These issues pose a challenge and are the product of poor foresight and planning. They clearly indicate that agriculture needs innovation, the challenges of tomorrow cannot be resolved with yesterdays methods. We need ways to feed the world population in a sustainable way and in keeping with human dignity. The preservation and sustainable utilization of resources is of vital importance for the interest of all mankind and our environment. Agriculture is at the heart of the sustainability challenge. Interest in sustainable agriculture possibly had its roots in the notion of sustainable development, which is based on intergenerational obligation and equity.


    Agriculture is one of the biggest threats to a healthy environment. Sustainable agriculture refers to farming that is good for the environment, animals, and people. It is agriculture without depleting the earths resources or polluting its environment. It may also be regarded as farming in sustainable ways without compromising the ability for current or future generations to meet their needs. It involves farming predicated on the spiritual and practical notions and ethical dimensions of responsible stewardship and sustainable production of wholesome food. It provides a potential solution to enable agricultural systems to feed a growing population without negative effect on the environment and human population. It includes promoting urban farming, which favors equitable access to resources, managed in the most efficient way. A typical example of unsustainable agriculture is the application of fertilizer or manure, which can improve the productivity of a farm but can pollute the environment. An example of growing food in a relatively sustainable way is the practice of growing food in the backyard of houses, schools, etc. [4].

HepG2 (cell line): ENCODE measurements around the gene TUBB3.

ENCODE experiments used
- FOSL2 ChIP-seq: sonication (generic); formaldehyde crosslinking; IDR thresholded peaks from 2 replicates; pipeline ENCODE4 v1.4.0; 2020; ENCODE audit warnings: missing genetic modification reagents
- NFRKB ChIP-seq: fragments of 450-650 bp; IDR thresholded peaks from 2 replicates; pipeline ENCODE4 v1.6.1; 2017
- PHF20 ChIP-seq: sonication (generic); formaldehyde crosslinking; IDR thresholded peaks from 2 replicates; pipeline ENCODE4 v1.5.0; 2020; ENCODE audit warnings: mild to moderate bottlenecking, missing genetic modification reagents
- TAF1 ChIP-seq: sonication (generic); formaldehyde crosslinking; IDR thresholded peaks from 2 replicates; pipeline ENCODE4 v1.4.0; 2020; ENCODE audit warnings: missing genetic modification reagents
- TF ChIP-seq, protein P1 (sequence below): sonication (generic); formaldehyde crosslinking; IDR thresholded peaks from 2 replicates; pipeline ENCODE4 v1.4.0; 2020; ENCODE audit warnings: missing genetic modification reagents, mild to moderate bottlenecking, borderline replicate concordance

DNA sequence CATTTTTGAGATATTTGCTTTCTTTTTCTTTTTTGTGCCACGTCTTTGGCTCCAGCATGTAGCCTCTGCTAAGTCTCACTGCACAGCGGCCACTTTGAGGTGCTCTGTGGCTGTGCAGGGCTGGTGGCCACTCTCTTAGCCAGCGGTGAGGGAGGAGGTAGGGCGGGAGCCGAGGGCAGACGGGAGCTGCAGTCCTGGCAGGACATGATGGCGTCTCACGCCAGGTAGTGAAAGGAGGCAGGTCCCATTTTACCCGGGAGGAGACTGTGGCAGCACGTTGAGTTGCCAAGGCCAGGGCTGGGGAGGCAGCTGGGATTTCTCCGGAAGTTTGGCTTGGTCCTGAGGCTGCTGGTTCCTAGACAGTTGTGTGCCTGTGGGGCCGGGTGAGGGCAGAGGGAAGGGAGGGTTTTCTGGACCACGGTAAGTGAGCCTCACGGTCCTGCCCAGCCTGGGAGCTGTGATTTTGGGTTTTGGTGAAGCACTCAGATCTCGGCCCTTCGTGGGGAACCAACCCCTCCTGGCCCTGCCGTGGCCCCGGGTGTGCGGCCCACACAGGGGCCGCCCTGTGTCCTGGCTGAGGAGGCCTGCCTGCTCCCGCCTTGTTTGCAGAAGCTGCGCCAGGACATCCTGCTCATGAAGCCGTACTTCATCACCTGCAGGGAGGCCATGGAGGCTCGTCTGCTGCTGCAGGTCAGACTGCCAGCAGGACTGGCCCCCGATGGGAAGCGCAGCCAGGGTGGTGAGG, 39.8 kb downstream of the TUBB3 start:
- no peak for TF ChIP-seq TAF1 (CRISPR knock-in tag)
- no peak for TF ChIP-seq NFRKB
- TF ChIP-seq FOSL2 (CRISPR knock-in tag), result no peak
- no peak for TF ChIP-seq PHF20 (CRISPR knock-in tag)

The idea of sustainable agriculture came out of fear and anxiety that the planets carrying capacity, in terms of the ability to feed humanity, has been reached or even exceeded and the food demand of the rapidly increasing global population cannot be met.

    It has become an important topic in international policy due to its potential to reduce environmental risks. The goal of sustainable agriculture is to reduce environmental degradation due to farming. Implementation of sustainable practices in agriculture comes through the adoption environmentally-focused technology.